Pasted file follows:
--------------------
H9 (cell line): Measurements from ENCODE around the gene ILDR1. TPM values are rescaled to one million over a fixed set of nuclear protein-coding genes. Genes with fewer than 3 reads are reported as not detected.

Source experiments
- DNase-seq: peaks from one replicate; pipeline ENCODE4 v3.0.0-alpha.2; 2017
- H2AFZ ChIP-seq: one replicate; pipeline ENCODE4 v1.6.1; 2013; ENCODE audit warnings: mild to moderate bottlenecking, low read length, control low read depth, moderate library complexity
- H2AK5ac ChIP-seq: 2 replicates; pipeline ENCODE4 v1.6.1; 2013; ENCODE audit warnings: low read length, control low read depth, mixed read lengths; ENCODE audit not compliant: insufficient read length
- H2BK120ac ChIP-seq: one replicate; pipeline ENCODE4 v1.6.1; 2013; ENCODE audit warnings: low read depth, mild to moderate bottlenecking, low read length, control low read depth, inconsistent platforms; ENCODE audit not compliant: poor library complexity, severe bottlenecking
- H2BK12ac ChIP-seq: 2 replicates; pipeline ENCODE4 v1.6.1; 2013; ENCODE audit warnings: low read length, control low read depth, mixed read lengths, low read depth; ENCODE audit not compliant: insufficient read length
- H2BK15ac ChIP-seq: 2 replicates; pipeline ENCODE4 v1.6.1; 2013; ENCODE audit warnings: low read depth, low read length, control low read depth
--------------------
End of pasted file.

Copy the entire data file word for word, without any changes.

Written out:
H9 (cell line): Measurements from ENCODE around the gene ILDR1. TPM values are rescaled to one million over a fixed set of nuclear protein-coding genes. Genes with fewer than 3 reads are reported as not detected.

Source experiments
- DNase-seq: peaks from one replicate; pipeline ENCODE4 v3.0.0-alpha.2; 2017
- H2AFZ ChIP-seq: one replicate; pipeline ENCODE4 v1.6.1; 2013; ENCODE audit warnings: mild to moderate bottlenecking, low read length, control low read depth, moderate library complexity
- H2AK5ac ChIP-seq: 2 replicates; pipeline ENCODE4 v1.6.1; 2013; ENCODE audit warnings: low read length, control low read depth, mixed read lengths; ENCODE audit not compliant: insufficient read length
- H2BK120ac ChIP-seq: one replicate; pipeline ENCODE4 v1.6.1; 2013; ENCODE audit warnings: low read depth, mild to moderate bottlenecking, low read length, control low read depth, inconsistent platforms; ENCODE audit not compliant: poor library complexity, severe bottlenecking
- H2BK12ac ChIP-seq: 2 replicates; pipeline ENCODE4 v1.6.1; 2013; ENCODE audit warnings: low read length, control low read depth, mixed read lengths, low read depth; ENCODE audit not compliant: insufficient read length
- H2BK15ac ChIP-seq: 2 replicates; pipeline ENCODE4 v1.6.1; 2013; ENCODE audit warnings: low read depth, low read length, control low read depth